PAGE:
“Because Elle wasn’t in the future anymore,” she said slowly, “the last intel I found before we escaped New Gallifrey said that the resistance was experimenting with time travel. Instead of facing the Triangle head on, the rebels were trying to avert the future. They thought that if they could go back and change things in the past, then the future would change and the Triangle would never have existed.”
“The Chronos,” said Laski. “Oh my God… I was there!”
“The Chronos was just their first attempt, Laski. Rahim used that loss as incentive to continue his research. As for the Baroness, well, she lied to me when she realised I was a better killer than her. That was her first mistake.”
“That’s why you killed her,” Laski muttered.
“I killed her because she’d already found Elle and didn’t tell me.”
“What?”
“Rahim had sent Elle back in time. She had become an agent and was going to change the future.”
Laski thought about this in silence.
“But she was just a girl,” he finally said. “Surely she was too young to become a soldier!”
“Apparently she didn’t seem to think so,” the Countess smiled slightly, “but needless to say my search led me across time, and I found her. I finally found her.”
The bomb dropped. Laski was in awe.
“Oh no.”
“Just not in the way I ever expected.”
“But it can’t be! It’s not possible! Susie’s…”
“Shh,” the Countess said as the child cried some more from the cot. Aila even shed a tear. “I love you more than you can ever know.”
“Step away from her!” Susie roared.
The Countess looked up, hands-raised. She dropped Laski on the floor. She eyed Susie with a glare that had toppled an empire, and then stopped as the corpse of Bathory staggered in, finger-blades lifted like knives.
“What in the hell…” the Countess had to stop herself from backing away.
Subject 12 dived onto her before she could react. Susie turned to her daughter and – finally – picked her up. She hurried to the edge of the lab, shoving Laski into her pocket and turning in time to see Subject 12 slashing violently at their mutual enemy. The Countess fought back, screaming out desperately, but she was fighting something with limited weaknesses. The baby screamed back. The corpse was strong, somehow. It made no sense. The Countess caught glance of Susie beyond, backing off with her daughter in her arms at long last. All of the struggles had been worth it.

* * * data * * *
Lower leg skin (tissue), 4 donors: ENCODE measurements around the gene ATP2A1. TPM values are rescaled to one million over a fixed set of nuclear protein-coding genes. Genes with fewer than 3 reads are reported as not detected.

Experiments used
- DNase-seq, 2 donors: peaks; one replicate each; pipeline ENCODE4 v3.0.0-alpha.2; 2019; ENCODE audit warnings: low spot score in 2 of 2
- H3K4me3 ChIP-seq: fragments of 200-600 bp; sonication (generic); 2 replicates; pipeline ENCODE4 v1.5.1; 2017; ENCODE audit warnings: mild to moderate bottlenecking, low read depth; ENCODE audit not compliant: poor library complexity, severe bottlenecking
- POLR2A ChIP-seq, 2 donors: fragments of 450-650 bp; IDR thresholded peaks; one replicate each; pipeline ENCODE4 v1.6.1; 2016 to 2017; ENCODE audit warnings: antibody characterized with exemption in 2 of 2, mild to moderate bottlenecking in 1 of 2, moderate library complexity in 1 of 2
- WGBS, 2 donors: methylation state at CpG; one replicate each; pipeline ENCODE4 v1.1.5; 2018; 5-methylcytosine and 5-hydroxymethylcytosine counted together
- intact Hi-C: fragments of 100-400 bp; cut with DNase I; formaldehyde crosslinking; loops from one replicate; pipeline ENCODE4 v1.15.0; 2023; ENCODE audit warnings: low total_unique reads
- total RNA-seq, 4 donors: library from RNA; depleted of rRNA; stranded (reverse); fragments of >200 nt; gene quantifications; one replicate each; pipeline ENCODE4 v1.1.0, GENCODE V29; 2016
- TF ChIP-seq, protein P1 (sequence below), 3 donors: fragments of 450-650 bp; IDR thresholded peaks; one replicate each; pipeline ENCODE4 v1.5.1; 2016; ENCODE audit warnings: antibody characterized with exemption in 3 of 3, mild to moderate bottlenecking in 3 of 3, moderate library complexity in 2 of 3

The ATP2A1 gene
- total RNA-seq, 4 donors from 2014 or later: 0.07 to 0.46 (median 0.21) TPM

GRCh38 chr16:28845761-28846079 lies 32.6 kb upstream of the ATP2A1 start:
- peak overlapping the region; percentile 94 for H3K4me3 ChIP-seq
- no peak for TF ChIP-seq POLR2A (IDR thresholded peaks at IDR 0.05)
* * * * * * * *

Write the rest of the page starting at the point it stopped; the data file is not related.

“No,” Aila screamed away her title. “Give her back to me!” She clawed at Bathory’s corpse which clawed back. The battle was bloody and Susie cared not to see how it would end. With her daughter closely in tow and Laski faithfully under arm she ran and ran. She kept running until the screaming was far behind her and then ran some more, possessed by her own maternal strength.
“It’s okay,” she said to her daughter. “Shh, it’s all okay now, precious.”
“Susie…” said Laski. “Oh Susie.”
“I won’t believe it, Laski.”
“But…”
“Laski, shut up!”
“Okay, but the Countess is determined. If your child is who she says she is.”
“She isn’t. The Countess is deluded. That’s all. We’re going to get out of here today!”
“So she’s insane then,” Laski’s pages glowed in agreement. “And what if she follows us?”
“She won’t.”
“Susie, how can you know that?”
“Because we’re going to destroy this place with her still inside,” Susie said as she ran into the elevator.
“But we have no weapons,” Laski said. “No plan.”
“We’ll find a way. We have to find a way. I promise you,” Susie said to the both of them, “this all ends today!” The elevator doors slammed shut and started to drop down the shaft to the city-wide soundtrack of Frank Sinatra. My Way.
As Susie kissed her daughter on the forehead, everything that had happened here flashed before her. Being mutilated by Bathory and her surgeons, being dumped on Blue Moon Street, reuniting with CJ and joining the fight against the League of Iron, forging her alliance with the false Elle… Beating the hell out of Koch, and picking up her baby.
It took her a long moment to realise that she was sobbing. There was something on the air, a feeling of emptiness and a gust of foreboding. She had felt this once before, in caverns beneath the Earth’s surface, in those dark moments before her husband died.
It was ending soon, all of it.
But oh she knew, that someone was going to die.
CJ returns to the plaza after the destruction of the Vertigo Core and witnesses the regime take hold of the city. Meanwhile the Countess reveals her true unstoppable nature as Susie brings to fight to her doorstep.
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© 2013 - 2021 mappalazarou